The amount of time it takes for an adhesive to set-up before it can form a bond.
The thick protrusions of a dovetail joint. See Dovetail joint.
A piece of wood that has been cut so that it is wider on one edge than the other.
Chipping or splintering, usually at the point where a cutter, blade or bit exits the board.
Teeth Per Inch (tpi)
Determines the speed with which the blade cuts through stock. Blades with high tpi cut slower but leave a very smooth edge. Blades with low tpi cut quickly and leave a slightly rough edge.
Dense fiberboard that has been specially treated to increase its durability, strength, density, and moisture resistance.
When performing duplication with the routing system, the plywood or masonite pattern that is attached to the bottom of the fixture blank and used to guide the cutting of the actual fixture.
A jig mounted to the bottom of a router that is used to keep the router on the profile of a template when routing with a non-pilot beating bit.
A protruding rectangular, square or round "tongue" on the end of one piece of stock that is cut to fit snugly into a mortise on a mating piece of stock.
Force exerted that pulls the components of a joint apart.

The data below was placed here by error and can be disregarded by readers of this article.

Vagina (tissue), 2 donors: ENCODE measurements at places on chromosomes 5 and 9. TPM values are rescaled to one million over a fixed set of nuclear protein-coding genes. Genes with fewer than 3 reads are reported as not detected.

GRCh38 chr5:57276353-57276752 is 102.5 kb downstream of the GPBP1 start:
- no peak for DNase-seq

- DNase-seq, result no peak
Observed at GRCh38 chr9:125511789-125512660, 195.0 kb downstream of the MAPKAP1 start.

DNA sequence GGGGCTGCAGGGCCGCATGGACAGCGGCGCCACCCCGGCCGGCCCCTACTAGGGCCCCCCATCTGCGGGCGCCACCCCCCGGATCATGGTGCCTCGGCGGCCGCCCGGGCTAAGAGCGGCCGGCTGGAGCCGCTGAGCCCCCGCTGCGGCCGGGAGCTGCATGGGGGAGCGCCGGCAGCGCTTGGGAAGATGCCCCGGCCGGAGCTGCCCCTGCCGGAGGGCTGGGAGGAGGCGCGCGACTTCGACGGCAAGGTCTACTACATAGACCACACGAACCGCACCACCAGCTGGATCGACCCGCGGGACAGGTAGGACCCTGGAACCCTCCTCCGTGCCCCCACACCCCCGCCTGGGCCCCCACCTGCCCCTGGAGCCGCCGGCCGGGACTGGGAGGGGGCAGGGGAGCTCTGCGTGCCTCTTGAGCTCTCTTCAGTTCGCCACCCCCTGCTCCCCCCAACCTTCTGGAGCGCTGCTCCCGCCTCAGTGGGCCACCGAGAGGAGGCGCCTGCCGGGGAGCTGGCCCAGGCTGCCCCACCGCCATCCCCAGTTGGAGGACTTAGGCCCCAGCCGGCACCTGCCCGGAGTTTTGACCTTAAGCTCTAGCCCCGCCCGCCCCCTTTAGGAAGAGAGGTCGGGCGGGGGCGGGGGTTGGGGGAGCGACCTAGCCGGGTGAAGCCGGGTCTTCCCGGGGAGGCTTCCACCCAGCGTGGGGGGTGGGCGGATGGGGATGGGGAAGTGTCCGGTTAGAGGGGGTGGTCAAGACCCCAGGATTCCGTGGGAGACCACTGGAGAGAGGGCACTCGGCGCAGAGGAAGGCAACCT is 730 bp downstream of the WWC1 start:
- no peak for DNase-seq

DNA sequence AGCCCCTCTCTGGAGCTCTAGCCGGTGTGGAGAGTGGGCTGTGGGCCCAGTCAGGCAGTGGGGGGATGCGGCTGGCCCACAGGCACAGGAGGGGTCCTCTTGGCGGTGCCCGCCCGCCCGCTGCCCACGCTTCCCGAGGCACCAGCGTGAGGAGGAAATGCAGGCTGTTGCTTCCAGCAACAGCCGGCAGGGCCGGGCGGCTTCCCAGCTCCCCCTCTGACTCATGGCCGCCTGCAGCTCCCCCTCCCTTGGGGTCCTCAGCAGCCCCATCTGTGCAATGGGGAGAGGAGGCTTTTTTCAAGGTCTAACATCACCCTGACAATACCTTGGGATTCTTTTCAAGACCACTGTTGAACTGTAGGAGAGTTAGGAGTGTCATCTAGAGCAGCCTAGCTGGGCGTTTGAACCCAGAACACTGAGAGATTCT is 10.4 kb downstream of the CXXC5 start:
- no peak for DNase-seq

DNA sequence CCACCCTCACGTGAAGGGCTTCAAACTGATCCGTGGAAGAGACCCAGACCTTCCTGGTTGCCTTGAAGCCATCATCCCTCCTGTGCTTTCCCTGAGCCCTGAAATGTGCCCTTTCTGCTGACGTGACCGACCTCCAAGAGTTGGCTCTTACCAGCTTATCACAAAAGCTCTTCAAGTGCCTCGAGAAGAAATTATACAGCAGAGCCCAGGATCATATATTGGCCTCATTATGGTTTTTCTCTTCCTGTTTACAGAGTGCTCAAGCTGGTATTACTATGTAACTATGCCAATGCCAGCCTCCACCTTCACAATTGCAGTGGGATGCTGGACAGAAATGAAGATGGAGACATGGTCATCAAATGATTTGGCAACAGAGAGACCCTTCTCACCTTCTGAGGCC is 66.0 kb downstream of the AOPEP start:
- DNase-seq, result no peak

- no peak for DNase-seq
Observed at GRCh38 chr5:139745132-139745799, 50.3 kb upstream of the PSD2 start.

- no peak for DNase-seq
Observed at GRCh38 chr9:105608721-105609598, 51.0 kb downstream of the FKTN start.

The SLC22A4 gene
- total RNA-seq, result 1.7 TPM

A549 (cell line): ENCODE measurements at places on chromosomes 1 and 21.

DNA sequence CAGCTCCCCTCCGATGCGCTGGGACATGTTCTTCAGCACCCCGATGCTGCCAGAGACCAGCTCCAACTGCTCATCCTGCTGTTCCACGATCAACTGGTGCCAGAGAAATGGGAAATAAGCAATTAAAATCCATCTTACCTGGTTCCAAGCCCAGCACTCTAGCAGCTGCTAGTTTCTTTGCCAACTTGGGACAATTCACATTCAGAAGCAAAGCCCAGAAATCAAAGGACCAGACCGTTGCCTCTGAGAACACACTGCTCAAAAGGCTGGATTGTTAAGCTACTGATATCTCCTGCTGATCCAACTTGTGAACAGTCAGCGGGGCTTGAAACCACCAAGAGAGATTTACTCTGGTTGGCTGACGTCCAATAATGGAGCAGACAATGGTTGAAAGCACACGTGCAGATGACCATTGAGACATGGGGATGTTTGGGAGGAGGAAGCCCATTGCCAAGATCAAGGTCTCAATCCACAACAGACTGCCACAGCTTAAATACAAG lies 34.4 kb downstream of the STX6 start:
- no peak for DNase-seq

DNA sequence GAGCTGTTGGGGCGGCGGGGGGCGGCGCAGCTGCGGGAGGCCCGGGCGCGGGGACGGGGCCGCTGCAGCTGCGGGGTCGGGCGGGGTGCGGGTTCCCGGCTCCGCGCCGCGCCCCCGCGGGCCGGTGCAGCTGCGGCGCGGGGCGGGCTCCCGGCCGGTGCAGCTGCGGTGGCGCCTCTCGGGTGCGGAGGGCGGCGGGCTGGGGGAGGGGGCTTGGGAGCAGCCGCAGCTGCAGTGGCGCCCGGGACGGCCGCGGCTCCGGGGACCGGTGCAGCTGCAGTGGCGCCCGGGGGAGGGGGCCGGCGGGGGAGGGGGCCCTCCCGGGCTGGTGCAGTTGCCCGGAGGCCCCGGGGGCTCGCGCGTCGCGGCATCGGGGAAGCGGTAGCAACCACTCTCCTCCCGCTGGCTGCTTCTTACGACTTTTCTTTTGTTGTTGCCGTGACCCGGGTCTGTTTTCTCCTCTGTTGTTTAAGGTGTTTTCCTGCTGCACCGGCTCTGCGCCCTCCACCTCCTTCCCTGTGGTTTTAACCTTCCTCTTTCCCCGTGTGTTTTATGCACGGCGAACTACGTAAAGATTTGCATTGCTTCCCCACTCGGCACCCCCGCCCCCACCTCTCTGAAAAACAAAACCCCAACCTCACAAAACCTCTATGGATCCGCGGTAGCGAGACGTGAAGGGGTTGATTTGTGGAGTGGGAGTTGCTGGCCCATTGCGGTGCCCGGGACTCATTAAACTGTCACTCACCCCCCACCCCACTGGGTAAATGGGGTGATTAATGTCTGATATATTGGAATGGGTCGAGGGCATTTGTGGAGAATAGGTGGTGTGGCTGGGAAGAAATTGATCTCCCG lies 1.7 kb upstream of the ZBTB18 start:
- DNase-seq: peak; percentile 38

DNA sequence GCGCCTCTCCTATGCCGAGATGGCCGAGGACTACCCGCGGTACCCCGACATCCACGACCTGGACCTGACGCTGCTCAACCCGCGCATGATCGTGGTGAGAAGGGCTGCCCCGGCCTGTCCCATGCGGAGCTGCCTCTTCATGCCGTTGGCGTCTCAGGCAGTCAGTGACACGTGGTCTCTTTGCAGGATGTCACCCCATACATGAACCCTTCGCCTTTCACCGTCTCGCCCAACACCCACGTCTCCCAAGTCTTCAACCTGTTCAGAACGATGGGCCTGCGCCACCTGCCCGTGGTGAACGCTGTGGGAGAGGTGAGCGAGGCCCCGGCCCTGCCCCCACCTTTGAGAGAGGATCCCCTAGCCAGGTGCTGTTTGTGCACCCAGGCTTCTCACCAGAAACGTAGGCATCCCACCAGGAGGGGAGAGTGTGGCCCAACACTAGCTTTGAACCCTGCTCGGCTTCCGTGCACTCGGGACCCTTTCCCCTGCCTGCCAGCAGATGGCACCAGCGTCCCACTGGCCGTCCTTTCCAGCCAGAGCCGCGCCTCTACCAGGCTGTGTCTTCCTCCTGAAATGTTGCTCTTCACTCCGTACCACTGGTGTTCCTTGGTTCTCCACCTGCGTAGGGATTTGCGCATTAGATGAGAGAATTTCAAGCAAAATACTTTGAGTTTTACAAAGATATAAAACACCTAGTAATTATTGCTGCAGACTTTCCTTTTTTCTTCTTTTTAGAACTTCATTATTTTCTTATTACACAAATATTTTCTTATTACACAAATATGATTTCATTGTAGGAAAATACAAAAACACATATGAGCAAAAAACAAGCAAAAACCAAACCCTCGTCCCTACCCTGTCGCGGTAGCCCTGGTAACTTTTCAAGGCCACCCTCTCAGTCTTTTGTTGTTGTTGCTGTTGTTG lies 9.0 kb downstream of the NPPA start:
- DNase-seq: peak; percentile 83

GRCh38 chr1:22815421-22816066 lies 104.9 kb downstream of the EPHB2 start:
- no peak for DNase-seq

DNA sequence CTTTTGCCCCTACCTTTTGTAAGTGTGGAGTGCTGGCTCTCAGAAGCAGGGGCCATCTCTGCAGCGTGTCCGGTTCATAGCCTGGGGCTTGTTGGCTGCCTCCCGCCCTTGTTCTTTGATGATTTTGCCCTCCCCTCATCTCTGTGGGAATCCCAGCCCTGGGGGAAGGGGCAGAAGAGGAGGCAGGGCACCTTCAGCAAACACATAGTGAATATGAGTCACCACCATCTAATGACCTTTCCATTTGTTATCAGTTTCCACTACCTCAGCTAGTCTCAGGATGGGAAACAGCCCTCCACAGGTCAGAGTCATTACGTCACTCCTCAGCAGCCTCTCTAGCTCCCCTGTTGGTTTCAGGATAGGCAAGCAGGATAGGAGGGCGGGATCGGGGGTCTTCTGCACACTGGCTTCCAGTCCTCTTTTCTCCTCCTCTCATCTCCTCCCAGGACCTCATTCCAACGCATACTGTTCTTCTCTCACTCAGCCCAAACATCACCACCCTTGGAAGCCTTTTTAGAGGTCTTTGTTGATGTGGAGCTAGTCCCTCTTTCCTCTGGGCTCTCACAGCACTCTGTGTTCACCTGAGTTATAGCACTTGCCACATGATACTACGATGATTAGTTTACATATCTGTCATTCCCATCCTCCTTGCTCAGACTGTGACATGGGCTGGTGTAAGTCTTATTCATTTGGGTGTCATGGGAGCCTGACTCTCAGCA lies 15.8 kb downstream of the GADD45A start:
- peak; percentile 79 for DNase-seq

Reaction wood that forms on the upper side of a leaning hardwood tree.
The dimension of a board measured from face to face.
The distance between the cutter/blade and the body of a woodworking machine.
An indentation designed into the bottom of a cabinet to provide room to allow the user to stand closer to the countertop.
Fastening by driving nails at an angle. To drive nails at an angle.
Tongue And Groove
An extremely strong wood working joint that is formed by a tongue on the edge of one board that fits into a mating groove on another board. This method is often used when joining stock together for tabletops or other large project components and for tongue-and-groove paneling.
The amount of force that is needed to turn an object such as a screw or bolt.
in stairs the part that is stepped on.
A type of warping that causes boards to curl in more than one direction from end to end.
A waterproof foam like substance that forms in the pores of some species of wood. The tyloses helps to make the wood less permeable to liquids. It is common in White Oak and makes the wood excellent for wine barrels.